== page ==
Monday, June 9, 2014

The Lazy Girl Guide to Summer Reading

I'm an English major, so it's a given that I love to read. My list of books to read is so long that even if I read like, a book a day for life, I don't think I could ever finish. But at least when summer rolls around we have a shot at making a dent, right?

Reading is meant to be fun, but sometimes it can feel tough to get through a book with everything else going on: work, class, family, a social life. That's why sometimes, some accountability can give you the extra push you need to make reading a priority–– that's where book clubs come in.

So gather a group of friends and get comparing reading lists. The books don't have to be academic classics, they just have to have some common thread you'll all enjoy. Maybe you want to tackle some light beach reads, or read a few books before they're set to become movies. Whatever the case may be, at least you're reading!

Once you've got the group, all you need is a place to meet (you can rotate between different members' places), some snacks and some wine. Below are some suggestions for your own book-blub-starter-book:

For the academic crowd... 
In a general sense, it's a book about the Biafran war in Nigeria in the 1960's. But Adichie manages to tell the story in a way that uses character's personal lives as an allegory for a much larger conflict. The book will definitely have your group thinking, and the ambiguous ending leaves a lot of room for discussion. For an added group activity, you can watch Adichie's ted talks on feminism and the danger of a single story.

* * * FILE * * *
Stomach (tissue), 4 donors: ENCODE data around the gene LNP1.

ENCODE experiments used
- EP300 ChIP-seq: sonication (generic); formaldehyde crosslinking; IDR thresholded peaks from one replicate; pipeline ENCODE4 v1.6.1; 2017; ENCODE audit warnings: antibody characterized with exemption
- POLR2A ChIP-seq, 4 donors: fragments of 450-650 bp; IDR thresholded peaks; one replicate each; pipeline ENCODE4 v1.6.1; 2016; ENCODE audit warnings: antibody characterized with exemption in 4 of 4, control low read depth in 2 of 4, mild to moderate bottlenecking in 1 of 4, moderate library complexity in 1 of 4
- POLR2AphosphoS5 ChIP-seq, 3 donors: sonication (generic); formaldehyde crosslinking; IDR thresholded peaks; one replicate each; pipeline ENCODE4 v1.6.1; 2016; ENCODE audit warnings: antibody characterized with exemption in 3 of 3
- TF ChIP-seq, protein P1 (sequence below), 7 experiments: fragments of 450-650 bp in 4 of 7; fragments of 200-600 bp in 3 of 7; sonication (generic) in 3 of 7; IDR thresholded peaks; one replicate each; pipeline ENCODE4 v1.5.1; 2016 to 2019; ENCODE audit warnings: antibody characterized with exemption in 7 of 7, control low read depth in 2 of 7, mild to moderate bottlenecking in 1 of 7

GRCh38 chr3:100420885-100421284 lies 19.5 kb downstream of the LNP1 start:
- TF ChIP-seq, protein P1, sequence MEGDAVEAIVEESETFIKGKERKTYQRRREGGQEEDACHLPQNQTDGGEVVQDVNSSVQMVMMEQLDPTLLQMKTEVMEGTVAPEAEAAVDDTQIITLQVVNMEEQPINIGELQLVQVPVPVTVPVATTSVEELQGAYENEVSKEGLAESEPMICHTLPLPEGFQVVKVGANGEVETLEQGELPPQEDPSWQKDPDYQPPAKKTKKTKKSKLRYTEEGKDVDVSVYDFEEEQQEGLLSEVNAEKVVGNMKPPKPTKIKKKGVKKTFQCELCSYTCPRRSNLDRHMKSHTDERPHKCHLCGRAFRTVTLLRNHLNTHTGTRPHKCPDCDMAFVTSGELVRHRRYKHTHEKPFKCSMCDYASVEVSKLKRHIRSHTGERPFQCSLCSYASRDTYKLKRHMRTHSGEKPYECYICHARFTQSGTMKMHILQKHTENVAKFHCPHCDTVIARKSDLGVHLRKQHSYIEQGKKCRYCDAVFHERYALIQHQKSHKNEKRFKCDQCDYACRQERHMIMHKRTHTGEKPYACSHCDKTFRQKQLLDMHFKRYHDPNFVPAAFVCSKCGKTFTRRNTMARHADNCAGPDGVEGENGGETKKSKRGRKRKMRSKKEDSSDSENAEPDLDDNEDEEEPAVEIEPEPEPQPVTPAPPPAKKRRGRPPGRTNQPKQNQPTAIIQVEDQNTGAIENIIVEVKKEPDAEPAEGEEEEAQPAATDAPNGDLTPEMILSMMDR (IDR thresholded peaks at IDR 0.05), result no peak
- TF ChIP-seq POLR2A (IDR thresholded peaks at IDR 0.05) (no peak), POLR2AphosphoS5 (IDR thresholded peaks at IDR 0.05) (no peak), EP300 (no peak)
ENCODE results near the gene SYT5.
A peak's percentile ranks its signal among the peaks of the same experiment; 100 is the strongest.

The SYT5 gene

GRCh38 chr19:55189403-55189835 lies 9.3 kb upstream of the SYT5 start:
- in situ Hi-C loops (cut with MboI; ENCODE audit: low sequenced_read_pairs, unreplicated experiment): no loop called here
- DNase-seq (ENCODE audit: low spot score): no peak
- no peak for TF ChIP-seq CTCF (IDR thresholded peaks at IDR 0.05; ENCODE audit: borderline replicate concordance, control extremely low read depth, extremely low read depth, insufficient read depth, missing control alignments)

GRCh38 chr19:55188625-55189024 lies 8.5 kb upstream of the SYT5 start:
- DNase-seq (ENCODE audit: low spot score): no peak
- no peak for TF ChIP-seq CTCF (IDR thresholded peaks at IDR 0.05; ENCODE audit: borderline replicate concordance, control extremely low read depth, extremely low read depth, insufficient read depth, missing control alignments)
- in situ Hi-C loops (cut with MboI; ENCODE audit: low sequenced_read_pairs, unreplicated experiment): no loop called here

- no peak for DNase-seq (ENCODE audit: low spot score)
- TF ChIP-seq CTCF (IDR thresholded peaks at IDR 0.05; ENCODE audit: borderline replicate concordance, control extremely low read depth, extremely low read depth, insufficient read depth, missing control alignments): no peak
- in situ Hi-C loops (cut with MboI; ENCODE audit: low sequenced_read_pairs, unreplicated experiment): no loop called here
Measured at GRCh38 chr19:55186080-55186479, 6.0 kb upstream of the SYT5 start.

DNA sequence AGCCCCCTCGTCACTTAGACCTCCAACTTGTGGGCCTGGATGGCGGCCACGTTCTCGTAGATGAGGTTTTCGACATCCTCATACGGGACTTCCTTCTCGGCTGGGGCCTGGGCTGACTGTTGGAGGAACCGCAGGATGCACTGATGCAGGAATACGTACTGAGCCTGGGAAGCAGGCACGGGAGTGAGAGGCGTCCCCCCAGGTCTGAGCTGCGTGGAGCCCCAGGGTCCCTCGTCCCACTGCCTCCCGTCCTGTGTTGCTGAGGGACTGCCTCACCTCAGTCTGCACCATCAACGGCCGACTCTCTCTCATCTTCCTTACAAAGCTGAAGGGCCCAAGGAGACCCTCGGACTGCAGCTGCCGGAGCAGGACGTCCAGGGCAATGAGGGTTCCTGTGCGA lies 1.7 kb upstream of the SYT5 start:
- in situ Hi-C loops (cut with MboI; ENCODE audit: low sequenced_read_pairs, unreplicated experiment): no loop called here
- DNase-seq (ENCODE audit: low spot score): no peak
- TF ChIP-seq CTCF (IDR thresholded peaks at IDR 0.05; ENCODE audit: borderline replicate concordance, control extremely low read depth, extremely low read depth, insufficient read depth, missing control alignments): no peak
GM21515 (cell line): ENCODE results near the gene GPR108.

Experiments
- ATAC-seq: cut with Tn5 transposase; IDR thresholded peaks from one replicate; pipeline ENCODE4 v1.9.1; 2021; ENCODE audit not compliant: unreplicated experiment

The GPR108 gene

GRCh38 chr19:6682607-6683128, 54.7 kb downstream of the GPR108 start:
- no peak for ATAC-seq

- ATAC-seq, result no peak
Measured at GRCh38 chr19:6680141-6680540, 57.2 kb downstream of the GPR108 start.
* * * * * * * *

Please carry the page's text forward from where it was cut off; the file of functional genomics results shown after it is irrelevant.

For the chick-lit lovers...
Emily Giffin is the author of the hit Something Borrowed (and don't worry, the book was much better than the movie). She's written a number of other books as well, but The One & Only is her most recent. Friday Night Lights fans can get excited, because according to critics, the book combines conventional rom-com conventions with Southern football culture.

For the young at heart...
Chock full of all the best YA conventions like romance and a dramatic plot twist, this book is aimed at a younger crowd but can pull just about anyone in. I read it for a Young Adult Fiction class I had to take in college, and I was so enthralled by the lovable characters and unexpected story that I couldn't put it down. If you're looking for a quick but good read, this is worth a look.

For the politically minded...
The subtitle on this one says it all: American Injustice in the Age of the Wealth Gap. Matt Taibbi, a journalist for Rolling Stone, tackles the heavy issue of the justice system's lean toward punishing the poor. It'll definitely provide a lot of group discussion, just make sure the group is a safe place–– political arguments among friends can turn sour quickly. The NYT best-seller is bound to illicit some strong opinions.

For the comedy nerds...
Jenny Lawson, also know as "The Bloggess," is famous for her humor writing. Reading her blog feels like talking with a particularly funny friend, which is probably why her book of stories is such a hit. Plus it's been compared to the likes of Tina Fey and David Sedaris, which is no small compliment. If you and your friends are looking for an easy read and a good, stress-reducing laugh, this is the one for you.


  1. love this post! i want to read "Let's Pretend This Never Happened" so badly

  2. these look interesting! i need so much more time and money to buy books/read!!